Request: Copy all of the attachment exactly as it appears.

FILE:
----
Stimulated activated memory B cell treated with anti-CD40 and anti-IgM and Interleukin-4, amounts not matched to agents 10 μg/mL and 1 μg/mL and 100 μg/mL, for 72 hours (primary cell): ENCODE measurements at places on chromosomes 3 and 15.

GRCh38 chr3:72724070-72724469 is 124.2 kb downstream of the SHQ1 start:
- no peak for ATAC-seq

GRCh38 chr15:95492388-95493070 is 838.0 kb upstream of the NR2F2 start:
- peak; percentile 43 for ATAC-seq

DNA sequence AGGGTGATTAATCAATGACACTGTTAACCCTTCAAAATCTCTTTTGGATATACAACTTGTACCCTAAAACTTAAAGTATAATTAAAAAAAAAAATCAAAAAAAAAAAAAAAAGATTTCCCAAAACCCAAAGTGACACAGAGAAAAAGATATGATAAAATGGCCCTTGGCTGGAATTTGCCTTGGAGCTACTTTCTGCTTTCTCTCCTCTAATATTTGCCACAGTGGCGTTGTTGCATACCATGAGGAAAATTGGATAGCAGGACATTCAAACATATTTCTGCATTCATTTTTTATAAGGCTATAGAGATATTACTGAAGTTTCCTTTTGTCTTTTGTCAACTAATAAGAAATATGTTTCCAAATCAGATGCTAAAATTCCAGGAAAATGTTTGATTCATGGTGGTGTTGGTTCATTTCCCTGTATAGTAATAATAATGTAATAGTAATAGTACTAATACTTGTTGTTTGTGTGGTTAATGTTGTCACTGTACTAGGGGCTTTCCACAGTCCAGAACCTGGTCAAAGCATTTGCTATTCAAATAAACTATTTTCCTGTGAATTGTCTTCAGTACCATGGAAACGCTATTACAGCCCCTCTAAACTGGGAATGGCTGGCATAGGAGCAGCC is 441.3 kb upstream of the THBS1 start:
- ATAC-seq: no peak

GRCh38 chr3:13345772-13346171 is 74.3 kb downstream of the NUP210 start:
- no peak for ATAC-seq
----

Stimulated activated memory B cell treated with anti-CD40 and anti-IgM and Interleukin-4, amounts not matched to agents 10 μg/mL and 1 μg/mL and 100 μg/mL, for 72 hours (primary cell): ENCODE measurements at places on chromosomes 3 and 15.

GRCh38 chr3:72724070-72724469 is 124.2 kb downstream of the SHQ1 start:
- no peak for ATAC-seq

GRCh38 chr15:95492388-95493070 is 838.0 kb upstream of the NR2F2 start:
- peak; percentile 43 for ATAC-seq

DNA sequence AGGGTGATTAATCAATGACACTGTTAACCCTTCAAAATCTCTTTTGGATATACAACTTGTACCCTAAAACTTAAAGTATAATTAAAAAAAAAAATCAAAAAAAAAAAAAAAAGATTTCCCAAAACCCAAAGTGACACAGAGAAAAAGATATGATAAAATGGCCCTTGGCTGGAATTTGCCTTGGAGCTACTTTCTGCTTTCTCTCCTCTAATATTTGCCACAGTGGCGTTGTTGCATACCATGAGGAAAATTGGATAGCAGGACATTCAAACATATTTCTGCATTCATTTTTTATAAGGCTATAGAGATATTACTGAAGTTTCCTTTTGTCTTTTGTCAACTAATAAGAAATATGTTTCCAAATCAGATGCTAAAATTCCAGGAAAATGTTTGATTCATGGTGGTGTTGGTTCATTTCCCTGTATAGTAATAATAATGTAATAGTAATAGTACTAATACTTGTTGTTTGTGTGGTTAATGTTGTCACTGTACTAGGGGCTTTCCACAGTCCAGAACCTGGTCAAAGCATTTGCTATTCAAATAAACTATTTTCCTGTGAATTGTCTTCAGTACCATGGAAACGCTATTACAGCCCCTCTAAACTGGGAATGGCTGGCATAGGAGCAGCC is 441.3 kb upstream of the THBS1 start:
- ATAC-seq: no peak

GRCh38 chr3:13345772-13346171 is 74.3 kb downstream of the NUP210 start:
- no peak for ATAC-seq